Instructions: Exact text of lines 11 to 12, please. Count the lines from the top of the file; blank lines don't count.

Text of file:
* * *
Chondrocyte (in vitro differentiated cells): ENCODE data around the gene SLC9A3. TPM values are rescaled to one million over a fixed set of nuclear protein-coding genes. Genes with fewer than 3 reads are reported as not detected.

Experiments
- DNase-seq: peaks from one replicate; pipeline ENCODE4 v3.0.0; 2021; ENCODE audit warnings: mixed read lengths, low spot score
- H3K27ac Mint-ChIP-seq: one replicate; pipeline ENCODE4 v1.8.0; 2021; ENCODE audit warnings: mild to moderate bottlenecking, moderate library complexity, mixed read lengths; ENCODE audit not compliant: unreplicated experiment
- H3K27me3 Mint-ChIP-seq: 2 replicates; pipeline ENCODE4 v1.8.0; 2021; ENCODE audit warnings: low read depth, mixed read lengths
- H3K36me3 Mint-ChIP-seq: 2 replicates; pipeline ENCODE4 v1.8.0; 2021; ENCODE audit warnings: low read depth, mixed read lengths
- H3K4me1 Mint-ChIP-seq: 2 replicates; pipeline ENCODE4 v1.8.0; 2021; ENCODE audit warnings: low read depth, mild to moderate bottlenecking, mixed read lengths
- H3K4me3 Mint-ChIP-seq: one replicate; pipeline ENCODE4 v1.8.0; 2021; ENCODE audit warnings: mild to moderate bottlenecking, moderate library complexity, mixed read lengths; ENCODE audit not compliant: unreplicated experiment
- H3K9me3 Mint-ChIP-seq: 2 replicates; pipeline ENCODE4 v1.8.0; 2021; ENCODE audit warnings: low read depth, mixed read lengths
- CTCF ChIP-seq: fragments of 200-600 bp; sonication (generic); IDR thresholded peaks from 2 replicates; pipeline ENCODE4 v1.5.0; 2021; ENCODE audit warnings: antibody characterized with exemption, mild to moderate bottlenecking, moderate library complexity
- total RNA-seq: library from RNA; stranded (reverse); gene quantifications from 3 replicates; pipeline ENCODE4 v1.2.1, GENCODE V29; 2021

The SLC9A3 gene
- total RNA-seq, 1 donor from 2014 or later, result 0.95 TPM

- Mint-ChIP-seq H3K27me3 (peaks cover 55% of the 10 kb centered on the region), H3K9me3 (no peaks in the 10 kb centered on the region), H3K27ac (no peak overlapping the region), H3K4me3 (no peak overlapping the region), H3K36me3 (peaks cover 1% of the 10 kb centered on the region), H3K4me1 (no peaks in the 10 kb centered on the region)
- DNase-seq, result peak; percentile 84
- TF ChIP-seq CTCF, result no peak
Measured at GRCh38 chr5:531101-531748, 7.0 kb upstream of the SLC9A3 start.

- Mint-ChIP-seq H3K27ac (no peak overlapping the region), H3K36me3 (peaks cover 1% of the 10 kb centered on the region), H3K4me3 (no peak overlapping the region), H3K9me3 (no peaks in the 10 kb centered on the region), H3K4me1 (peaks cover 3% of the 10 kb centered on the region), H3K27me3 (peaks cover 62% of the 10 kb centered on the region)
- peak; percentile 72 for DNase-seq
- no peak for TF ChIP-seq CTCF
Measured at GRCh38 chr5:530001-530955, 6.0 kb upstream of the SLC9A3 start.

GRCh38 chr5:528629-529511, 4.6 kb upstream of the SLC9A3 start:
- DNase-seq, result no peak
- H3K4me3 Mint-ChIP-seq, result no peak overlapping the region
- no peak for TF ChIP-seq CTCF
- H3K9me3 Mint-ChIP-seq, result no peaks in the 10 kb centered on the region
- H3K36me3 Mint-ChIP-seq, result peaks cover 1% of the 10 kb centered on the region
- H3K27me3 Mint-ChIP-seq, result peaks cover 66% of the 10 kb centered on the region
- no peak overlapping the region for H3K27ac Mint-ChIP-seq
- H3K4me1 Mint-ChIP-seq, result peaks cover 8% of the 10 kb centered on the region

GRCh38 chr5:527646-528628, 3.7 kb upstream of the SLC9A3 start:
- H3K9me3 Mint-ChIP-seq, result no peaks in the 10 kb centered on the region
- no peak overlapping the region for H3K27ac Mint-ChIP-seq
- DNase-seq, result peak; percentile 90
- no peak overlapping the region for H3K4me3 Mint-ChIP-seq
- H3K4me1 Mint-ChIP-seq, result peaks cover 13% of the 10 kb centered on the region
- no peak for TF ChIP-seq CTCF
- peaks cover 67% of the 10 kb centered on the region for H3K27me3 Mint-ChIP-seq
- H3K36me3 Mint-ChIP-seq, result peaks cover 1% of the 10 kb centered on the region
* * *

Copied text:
- total RNA-seq: library from RNA; stranded (reverse); gene quantifications from 3 replicates; pipeline ENCODE4 v1.2.1, GENCODE V29; 2021

The SLC9A3 gene